For hundreds, even thousands of years, man has chosen colour by mixing paints and putting this paint on to a canvas, and this canvas would have been lit by both daylight and candle light, and later, by electric lamps of varying colour temperatures, he or she would have carried on working for days and weeks, and just as we cannot change the colour of lamps and sunlight, neither can we accurately control the colour of the screen or the viewing conditions of the millions of people watching our work.

If you visit any gallery in the world, which has natural light as a source, when you visit at 9am and photograph a painting, and return again at 4pm and photograph the same painting with the same settings, the brightness and colour cast could be warmer, or cooler, based on the natural light.  This in itself will have changed the way we see the painting, the colours will have changed to our eye, but one key thing to remember is that our brain interprets the information that our eyes transmit to it.  If someone is wearing a white t-shirt in an image our brain balances the other colours based on that and other known objects and what colour they are.  When someone owns a TV, a laptop and an iPhone, the colour is neutralised by our brain it appears normal (unless you put them next to each other) and its only if we have a reference (a logo with strong colours) that we might spot an issue, otherwise, everything seems fine.  If your TV is set up a bit wacky, that wacky to you is normal.

However, with the gallery example, we don’t see this as devaluing or ruining a painting or piece of art, it is how the colours are used in the painting (or image) that compliment each other perfectly, how the light in the original scene is rendered and controlled, in essence, creating an image that is visually pleasing in whatever environment you watch it in and on.  As the image above shows, the scene that I photographed in Austria is equally beautiful on both screens, and if you were to look at one phone, and then turn it off, and turn the other one on, if you did this with even a few seconds gap, the chances are you’d think they were identical – that is how bad our colour memory is.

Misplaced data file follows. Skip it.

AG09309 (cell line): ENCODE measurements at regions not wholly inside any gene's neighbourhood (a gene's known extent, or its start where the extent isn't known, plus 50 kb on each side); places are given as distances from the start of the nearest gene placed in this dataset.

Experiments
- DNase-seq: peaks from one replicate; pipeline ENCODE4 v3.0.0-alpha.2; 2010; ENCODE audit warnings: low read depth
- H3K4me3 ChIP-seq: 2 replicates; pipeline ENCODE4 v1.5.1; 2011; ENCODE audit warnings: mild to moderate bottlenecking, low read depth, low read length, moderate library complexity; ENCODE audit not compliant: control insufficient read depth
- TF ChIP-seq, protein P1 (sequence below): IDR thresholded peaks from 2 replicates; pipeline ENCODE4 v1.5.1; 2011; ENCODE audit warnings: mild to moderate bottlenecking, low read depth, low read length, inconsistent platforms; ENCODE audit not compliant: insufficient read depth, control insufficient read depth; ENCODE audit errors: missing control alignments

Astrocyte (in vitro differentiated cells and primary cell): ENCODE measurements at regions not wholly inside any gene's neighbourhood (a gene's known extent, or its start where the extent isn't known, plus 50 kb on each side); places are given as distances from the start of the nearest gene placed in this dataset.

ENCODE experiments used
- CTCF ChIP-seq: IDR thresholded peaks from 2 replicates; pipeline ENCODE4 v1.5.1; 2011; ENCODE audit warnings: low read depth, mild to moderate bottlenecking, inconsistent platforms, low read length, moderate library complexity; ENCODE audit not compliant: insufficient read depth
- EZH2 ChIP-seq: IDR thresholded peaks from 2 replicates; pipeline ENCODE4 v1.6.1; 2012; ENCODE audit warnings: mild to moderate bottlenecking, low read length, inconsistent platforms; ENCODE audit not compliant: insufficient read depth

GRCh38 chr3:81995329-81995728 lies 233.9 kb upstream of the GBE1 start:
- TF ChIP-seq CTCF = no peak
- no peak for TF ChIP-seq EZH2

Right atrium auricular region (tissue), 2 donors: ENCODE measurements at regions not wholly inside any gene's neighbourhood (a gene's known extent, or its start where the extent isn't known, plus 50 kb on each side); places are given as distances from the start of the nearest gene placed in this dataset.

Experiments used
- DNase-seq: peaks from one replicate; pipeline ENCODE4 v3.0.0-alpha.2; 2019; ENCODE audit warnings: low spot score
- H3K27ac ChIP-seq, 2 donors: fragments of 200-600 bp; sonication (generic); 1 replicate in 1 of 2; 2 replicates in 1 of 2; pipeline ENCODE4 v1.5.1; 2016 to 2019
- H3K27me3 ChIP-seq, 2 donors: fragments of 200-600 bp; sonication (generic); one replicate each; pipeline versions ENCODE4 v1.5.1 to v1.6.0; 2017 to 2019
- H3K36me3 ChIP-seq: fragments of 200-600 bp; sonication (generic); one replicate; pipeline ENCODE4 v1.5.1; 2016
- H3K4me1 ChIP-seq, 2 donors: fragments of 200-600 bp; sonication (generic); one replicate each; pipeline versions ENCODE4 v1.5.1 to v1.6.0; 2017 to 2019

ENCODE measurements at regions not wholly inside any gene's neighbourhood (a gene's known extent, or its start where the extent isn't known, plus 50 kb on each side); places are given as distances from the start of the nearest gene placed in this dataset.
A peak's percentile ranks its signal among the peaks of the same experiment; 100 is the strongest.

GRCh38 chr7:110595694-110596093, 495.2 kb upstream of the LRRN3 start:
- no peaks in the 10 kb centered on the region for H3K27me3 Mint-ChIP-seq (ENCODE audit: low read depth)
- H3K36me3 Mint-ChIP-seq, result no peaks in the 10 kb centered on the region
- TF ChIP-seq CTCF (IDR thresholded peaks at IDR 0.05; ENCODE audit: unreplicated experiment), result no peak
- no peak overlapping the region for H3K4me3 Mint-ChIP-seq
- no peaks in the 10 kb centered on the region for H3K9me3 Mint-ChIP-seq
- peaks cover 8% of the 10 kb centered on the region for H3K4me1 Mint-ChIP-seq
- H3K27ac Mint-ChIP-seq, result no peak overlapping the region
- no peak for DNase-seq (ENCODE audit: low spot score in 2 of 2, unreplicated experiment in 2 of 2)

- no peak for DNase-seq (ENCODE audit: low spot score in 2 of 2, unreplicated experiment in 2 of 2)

There is no excuse for anyone who offers grading services, individual or company, not to understand the complexities of display calibration, it is a known standard that manufacturers do work too, and it allows screens that the work is seen on later to be off in a particular direction without major detriment to the viewer’s experience of the image, particularly if you have set your black and white levels properly.

So if you are panicking about how your project is looking different on YouTube, your Quicktime on your laptop (oh the joy of Quicktime gamma issues), YouTube on your iPhone and then when its broadcast, don’t loose too much sleep – its never going to change, its not as bad as it seems – you just need to make sure you work with people who know why it looks different and how we can counter the issues as much as we can within the controls and knowledge at our disposal.

I leave you with one final thought, years ago I worked on a Channel 4/E4 series here in the UK called ‘Dead Set’.  It was Directed by Yann Demange, DP was Tat Radcliffe and it was Written by Charlie Brooker.  I can remember all of us discussing the issues described in this blog, and how dark we could realistically go with the colour grade without causing issues for anyone watching this zombie horror during bright daylight hours (it was in places graded and lit in a very moody way), and in an unheard of moment of genius Charlie managed to get the announcer to state before the programme: “Now on E4, ‘Dead Set’, which contains graphic scenes and which is best viewed in a darkened environment”.

I had a wonderful vision of millions of people all reaching up to their light switch and turning off their ‘big light’, and there by increasing their enjoyment of the work we had done, and actually seeing some more of the gory detail!

There you have it, problem solved
Thomas Urbye

MD & Senior Colourist

The Look

London

www.thelooklondon.com